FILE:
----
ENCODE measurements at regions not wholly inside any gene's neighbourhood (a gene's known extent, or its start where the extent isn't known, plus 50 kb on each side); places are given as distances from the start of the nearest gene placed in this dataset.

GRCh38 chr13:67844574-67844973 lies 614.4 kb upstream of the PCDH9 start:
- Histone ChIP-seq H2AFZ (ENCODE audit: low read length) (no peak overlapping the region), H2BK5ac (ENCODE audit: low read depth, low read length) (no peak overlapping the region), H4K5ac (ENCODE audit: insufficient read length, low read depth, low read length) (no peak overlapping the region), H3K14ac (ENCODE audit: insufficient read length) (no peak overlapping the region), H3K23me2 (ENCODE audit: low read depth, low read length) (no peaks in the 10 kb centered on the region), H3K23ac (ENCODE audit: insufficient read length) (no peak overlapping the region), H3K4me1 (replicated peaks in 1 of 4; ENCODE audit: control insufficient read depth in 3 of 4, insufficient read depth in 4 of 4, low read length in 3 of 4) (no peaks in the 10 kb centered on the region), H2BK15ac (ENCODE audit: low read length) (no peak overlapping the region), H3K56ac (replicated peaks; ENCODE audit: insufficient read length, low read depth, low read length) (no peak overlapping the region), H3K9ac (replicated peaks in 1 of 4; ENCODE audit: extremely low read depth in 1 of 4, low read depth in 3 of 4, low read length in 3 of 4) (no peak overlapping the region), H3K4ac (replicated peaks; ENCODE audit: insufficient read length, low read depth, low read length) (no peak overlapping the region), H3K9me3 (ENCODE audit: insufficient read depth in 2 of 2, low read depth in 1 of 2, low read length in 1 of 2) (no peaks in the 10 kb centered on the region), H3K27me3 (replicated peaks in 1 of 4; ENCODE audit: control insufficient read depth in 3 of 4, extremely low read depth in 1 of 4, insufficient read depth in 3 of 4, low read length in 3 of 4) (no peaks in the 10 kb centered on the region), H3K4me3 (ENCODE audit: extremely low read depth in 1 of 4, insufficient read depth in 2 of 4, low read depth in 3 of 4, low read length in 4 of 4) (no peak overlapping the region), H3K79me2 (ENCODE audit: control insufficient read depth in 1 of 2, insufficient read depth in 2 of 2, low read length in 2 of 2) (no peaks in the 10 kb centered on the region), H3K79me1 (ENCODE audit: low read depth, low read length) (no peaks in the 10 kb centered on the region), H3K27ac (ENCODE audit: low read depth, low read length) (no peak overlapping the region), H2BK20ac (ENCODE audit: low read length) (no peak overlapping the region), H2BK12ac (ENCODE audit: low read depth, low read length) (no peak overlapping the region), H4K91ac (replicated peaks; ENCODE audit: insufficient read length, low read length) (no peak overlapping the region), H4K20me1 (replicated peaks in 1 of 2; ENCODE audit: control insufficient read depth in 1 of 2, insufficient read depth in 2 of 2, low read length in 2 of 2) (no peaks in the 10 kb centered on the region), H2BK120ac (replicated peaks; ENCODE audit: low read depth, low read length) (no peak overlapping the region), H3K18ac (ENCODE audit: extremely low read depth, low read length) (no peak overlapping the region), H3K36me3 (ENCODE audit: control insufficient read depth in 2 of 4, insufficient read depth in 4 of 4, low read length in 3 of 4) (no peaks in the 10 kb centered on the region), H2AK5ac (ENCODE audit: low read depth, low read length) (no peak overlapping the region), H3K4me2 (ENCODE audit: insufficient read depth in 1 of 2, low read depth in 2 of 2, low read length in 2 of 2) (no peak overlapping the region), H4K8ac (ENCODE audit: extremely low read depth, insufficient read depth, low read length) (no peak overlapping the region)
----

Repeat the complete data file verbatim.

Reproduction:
ENCODE measurements at regions not wholly inside any gene's neighbourhood (a gene's known extent, or its start where the extent isn't known, plus 50 kb on each side); places are given as distances from the start of the nearest gene placed in this dataset.

GRCh38 chr13:67844574-67844973 lies 614.4 kb upstream of the PCDH9 start:
- Histone ChIP-seq H2AFZ (ENCODE audit: low read length) (no peak overlapping the region), H2BK5ac (ENCODE audit: low read depth, low read length) (no peak overlapping the region), H4K5ac (ENCODE audit: insufficient read length, low read depth, low read length) (no peak overlapping the region), H3K14ac (ENCODE audit: insufficient read length) (no peak overlapping the region), H3K23me2 (ENCODE audit: low read depth, low read length) (no peaks in the 10 kb centered on the region), H3K23ac (ENCODE audit: insufficient read length) (no peak overlapping the region), H3K4me1 (replicated peaks in 1 of 4; ENCODE audit: control insufficient read depth in 3 of 4, insufficient read depth in 4 of 4, low read length in 3 of 4) (no peaks in the 10 kb centered on the region), H2BK15ac (ENCODE audit: low read length) (no peak overlapping the region), H3K56ac (replicated peaks; ENCODE audit: insufficient read length, low read depth, low read length) (no peak overlapping the region), H3K9ac (replicated peaks in 1 of 4; ENCODE audit: extremely low read depth in 1 of 4, low read depth in 3 of 4, low read length in 3 of 4) (no peak overlapping the region), H3K4ac (replicated peaks; ENCODE audit: insufficient read length, low read depth, low read length) (no peak overlapping the region), H3K9me3 (ENCODE audit: insufficient read depth in 2 of 2, low read depth in 1 of 2, low read length in 1 of 2) (no peaks in the 10 kb centered on the region), H3K27me3 (replicated peaks in 1 of 4; ENCODE audit: control insufficient read depth in 3 of 4, extremely low read depth in 1 of 4, insufficient read depth in 3 of 4, low read length in 3 of 4) (no peaks in the 10 kb centered on the region), H3K4me3 (ENCODE audit: extremely low read depth in 1 of 4, insufficient read depth in 2 of 4, low read depth in 3 of 4, low read length in 4 of 4) (no peak overlapping the region), H3K79me2 (ENCODE audit: control insufficient read depth in 1 of 2, insufficient read depth in 2 of 2, low read length in 2 of 2) (no peaks in the 10 kb centered on the region), H3K79me1 (ENCODE audit: low read depth, low read length) (no peaks in the 10 kb centered on the region), H3K27ac (ENCODE audit: low read depth, low read length) (no peak overlapping the region), H2BK20ac (ENCODE audit: low read length) (no peak overlapping the region), H2BK12ac (ENCODE audit: low read depth, low read length) (no peak overlapping the region), H4K91ac (replicated peaks; ENCODE audit: insufficient read length, low read length) (no peak overlapping the region), H4K20me1 (replicated peaks in 1 of 2; ENCODE audit: control insufficient read depth in 1 of 2, insufficient read depth in 2 of 2, low read length in 2 of 2) (no peaks in the 10 kb centered on the region), H2BK120ac (replicated peaks; ENCODE audit: low read depth, low read length) (no peak overlapping the region), H3K18ac (ENCODE audit: extremely low read depth, low read length) (no peak overlapping the region), H3K36me3 (ENCODE audit: control insufficient read depth in 2 of 4, insufficient read depth in 4 of 4, low read length in 3 of 4) (no peaks in the 10 kb centered on the region), H2AK5ac (ENCODE audit: low read depth, low read length) (no peak overlapping the region), H3K4me2 (ENCODE audit: insufficient read depth in 1 of 2, low read depth in 2 of 2, low read length in 2 of 2) (no peak overlapping the region), H4K8ac (ENCODE audit: extremely low read depth, insufficient read depth, low read length) (no peak overlapping the region)